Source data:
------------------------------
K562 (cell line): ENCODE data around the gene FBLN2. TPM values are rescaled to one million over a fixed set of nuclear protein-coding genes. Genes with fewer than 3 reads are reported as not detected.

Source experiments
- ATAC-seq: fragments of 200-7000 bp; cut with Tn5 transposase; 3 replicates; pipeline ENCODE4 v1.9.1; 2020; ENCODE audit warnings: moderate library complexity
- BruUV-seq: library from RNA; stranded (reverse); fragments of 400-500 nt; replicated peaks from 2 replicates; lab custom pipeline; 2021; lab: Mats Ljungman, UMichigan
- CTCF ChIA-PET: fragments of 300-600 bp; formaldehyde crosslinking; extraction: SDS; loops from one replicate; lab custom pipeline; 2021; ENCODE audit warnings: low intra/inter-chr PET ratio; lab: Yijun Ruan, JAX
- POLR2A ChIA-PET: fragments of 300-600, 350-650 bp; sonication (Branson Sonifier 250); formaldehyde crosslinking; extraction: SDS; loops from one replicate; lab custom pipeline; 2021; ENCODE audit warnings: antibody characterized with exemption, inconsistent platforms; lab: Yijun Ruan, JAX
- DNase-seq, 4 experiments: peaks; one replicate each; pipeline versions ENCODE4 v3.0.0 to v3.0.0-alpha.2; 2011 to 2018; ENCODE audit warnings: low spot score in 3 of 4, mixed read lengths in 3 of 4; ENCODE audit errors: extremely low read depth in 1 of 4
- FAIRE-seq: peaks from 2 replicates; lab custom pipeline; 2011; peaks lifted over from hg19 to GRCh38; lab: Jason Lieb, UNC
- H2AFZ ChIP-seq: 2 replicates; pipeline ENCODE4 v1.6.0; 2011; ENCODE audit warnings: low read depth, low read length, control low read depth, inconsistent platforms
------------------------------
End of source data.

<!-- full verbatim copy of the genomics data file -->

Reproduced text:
K562 (cell line): ENCODE data around the gene FBLN2. TPM values are rescaled to one million over a fixed set of nuclear protein-coding genes. Genes with fewer than 3 reads are reported as not detected.

Source experiments
- ATAC-seq: fragments of 200-7000 bp; cut with Tn5 transposase; 3 replicates; pipeline ENCODE4 v1.9.1; 2020; ENCODE audit warnings: moderate library complexity
- BruUV-seq: library from RNA; stranded (reverse); fragments of 400-500 nt; replicated peaks from 2 replicates; lab custom pipeline; 2021; lab: Mats Ljungman, UMichigan
- CTCF ChIA-PET: fragments of 300-600 bp; formaldehyde crosslinking; extraction: SDS; loops from one replicate; lab custom pipeline; 2021; ENCODE audit warnings: low intra/inter-chr PET ratio; lab: Yijun Ruan, JAX
- POLR2A ChIA-PET: fragments of 300-600, 350-650 bp; sonication (Branson Sonifier 250); formaldehyde crosslinking; extraction: SDS; loops from one replicate; lab custom pipeline; 2021; ENCODE audit warnings: antibody characterized with exemption, inconsistent platforms; lab: Yijun Ruan, JAX
- DNase-seq, 4 experiments: peaks; one replicate each; pipeline versions ENCODE4 v3.0.0 to v3.0.0-alpha.2; 2011 to 2018; ENCODE audit warnings: low spot score in 3 of 4, mixed read lengths in 3 of 4; ENCODE audit errors: extremely low read depth in 1 of 4
- FAIRE-seq: peaks from 2 replicates; lab custom pipeline; 2011; peaks lifted over from hg19 to GRCh38; lab: Jason Lieb, UNC
- H2AFZ ChIP-seq: 2 replicates; pipeline ENCODE4 v1.6.0; 2011; ENCODE audit warnings: low read depth, low read length, control low read depth, inconsistent platforms